How to Implement a Cloud Storage Strategy

 
 
By John Clancy  |  Posted 2009-11-18 Email Print this article Print
 
 
 
 
 
 
 

The storage world is changing rapidly, with innovative services playing a major role. Savvy CIOs are turning to cloud-based offerings such as enterprise storage-as-a-service to reduce costs, optimize compliance and ensure security. As Knowledge Center contributor John Clancy explains, trust, security and a history of information protection are critical factors to consider when choosing a provider to help you implement your cloud storage strategy.

The explosion of digital information-from e-mails and files to instant messages and electronic records-has companies of all sizes and industries grappling with not only how to best manage and secure their data, but also how to do it cost-effectively. It's being predicted that digital content will grow five-fold in the next two years, all while IT budgets are expected to grow a mere 2.3 percent in 2010.

Many IT departments are asking, "How can we ensure that we have the right tools in place to guarantee the security of our data and meet today's regulatory demands, all while keeping costs in check?"

Cloud storage provides enticing advantages to companies that need to drive cost, risk and complexity out of the information management equation. Cloud storage is on-demand, flexible storage that can scale up and down as needed. It requires no capital outlay and offers a pay-as-you-go model. But how can you determine which cloud-based solution is best for your business? Do you need a private or public cloud? Primary or secondary storage?

While increased competition in the cloud storage space is pushing costs lower, it is also forcing IT decision makers to evaluate more solutions and providers. Knowing which data to keep, what to delete, and what to retain to meet the necessary compliance and legal mandates for your business will help make your decision to implement cloud storage easier.

Developing a cloud storage strategy may seem complicated at first, but doing so can reduce costs by utilizing a shared infrastructure and shifting capital expenses to operating expenses.  Before considering cloud-based services, organizations need to assess both the associated risks and benefits involved. They also need to work with service providers to understand key areas from compliance and data location to availability, recovery and viability. Businesses should consider the following seven elements before implementing a cloud storage strategy:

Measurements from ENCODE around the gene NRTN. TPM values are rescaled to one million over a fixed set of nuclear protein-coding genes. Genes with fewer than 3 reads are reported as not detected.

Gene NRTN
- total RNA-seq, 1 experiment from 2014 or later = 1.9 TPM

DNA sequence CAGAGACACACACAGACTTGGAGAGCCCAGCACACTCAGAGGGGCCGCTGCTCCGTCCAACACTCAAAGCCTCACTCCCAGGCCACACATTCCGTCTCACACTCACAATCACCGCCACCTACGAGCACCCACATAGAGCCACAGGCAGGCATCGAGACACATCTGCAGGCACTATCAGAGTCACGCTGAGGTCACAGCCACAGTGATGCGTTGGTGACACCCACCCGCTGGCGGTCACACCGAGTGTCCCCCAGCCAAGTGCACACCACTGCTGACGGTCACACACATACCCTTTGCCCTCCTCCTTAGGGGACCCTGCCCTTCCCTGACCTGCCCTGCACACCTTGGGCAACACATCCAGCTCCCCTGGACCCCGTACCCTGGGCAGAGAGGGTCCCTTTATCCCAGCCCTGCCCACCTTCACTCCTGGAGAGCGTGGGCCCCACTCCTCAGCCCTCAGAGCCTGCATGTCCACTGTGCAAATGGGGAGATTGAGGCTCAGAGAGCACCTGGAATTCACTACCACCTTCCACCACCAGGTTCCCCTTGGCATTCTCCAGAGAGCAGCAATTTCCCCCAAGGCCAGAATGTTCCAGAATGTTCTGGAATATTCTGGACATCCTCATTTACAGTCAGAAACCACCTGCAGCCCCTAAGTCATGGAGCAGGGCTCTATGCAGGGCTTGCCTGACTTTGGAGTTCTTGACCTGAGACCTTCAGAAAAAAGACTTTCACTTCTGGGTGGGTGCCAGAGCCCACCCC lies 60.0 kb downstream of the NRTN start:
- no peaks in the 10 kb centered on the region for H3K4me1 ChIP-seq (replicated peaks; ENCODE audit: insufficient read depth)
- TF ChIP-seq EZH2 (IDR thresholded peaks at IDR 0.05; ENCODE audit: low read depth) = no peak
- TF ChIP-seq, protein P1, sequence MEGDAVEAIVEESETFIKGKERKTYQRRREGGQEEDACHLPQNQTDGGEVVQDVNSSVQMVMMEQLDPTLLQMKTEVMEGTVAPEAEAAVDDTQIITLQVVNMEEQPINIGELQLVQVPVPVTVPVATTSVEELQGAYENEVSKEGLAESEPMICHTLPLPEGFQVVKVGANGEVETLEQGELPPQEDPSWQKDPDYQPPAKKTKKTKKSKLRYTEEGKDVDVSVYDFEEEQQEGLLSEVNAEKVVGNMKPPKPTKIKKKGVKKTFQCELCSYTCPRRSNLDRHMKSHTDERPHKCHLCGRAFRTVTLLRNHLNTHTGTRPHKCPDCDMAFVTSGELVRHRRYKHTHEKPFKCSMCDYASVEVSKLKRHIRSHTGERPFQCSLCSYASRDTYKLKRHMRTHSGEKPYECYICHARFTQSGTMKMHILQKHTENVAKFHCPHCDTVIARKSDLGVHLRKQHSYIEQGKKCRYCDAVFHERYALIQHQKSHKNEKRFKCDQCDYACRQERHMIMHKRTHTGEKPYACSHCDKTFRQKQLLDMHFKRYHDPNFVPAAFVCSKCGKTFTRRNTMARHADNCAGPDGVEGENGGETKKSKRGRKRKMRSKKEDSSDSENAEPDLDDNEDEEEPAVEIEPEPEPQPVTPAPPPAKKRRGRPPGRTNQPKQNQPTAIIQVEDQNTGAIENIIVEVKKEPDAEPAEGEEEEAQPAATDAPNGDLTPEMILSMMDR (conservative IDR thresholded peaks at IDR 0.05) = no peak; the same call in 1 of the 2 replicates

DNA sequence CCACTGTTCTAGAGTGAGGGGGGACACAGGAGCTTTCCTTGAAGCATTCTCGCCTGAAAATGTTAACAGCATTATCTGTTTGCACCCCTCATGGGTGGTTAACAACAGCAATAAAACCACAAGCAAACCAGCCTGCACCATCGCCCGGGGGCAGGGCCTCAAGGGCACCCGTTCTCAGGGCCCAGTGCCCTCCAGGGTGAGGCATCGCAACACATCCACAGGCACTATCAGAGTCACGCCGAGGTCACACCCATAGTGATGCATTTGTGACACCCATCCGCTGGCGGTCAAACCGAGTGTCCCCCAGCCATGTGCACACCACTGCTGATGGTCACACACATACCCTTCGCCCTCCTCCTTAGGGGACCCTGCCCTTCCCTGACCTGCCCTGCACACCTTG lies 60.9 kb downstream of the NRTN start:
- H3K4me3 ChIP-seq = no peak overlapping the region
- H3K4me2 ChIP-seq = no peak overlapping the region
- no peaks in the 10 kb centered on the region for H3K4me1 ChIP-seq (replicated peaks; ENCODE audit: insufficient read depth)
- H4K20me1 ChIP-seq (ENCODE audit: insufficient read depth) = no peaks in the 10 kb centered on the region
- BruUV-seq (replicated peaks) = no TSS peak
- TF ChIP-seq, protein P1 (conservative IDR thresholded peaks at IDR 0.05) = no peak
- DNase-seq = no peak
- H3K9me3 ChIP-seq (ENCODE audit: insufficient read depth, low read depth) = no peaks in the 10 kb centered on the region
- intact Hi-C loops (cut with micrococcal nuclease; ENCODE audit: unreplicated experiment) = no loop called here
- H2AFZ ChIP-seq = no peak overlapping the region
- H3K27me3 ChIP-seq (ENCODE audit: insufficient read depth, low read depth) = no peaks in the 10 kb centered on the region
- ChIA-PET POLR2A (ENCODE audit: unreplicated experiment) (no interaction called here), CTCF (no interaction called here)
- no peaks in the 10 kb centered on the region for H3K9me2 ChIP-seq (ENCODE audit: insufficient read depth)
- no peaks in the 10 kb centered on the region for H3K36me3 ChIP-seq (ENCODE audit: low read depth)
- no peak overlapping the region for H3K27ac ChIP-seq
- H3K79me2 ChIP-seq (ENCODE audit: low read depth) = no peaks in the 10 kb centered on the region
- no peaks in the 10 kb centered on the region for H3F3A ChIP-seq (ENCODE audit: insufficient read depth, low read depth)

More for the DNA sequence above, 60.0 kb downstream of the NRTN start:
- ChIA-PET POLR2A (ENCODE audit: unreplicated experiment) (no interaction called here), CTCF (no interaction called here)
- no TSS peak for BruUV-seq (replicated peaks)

1. For starters, rethink your storage strategy

Take time to evaluate your organization's data and policies. Establish metrics and reports, understand your organization's trends and think about what can be purged. Assess moving away from high-priced Tier 1 storage and consider when it would make sense to utilize secondary storage. Ensure that your storage polices are in line with your legal and compliance policies, as many companies often keep too much. Finally, focus on the bottom line. Rethinking your storage strategy can help you reduce both the risks and costs of managing your information, so it's a good time to start asking these questions.




 
 
 
 
John Clancy is President of Iron Mountain Digital. John is responsible for developing and driving the strategy and execution of the digital business unit. During his tenure, John has directed the international expansion of Iron Mountain Digital. In December 2004, John joined Iron Mountain as executive vice president, digital, following Iron Mountain's acquisition of Connected Corporation. Previously, John was chief operating officer of Connected Corporation. Prior to that, Clancy served as Connected's senior vice president of worldwide sales and marketing. John has also held senior sales management positions with SilverStream Software, Number Nine Visual Technology and the Merisel Open Computing Alliance. John holds a bachelor's degree in political science from Assumption College. He can be reached at john.clancy@ironmountain.com.
 
 
 
 
 
 
 

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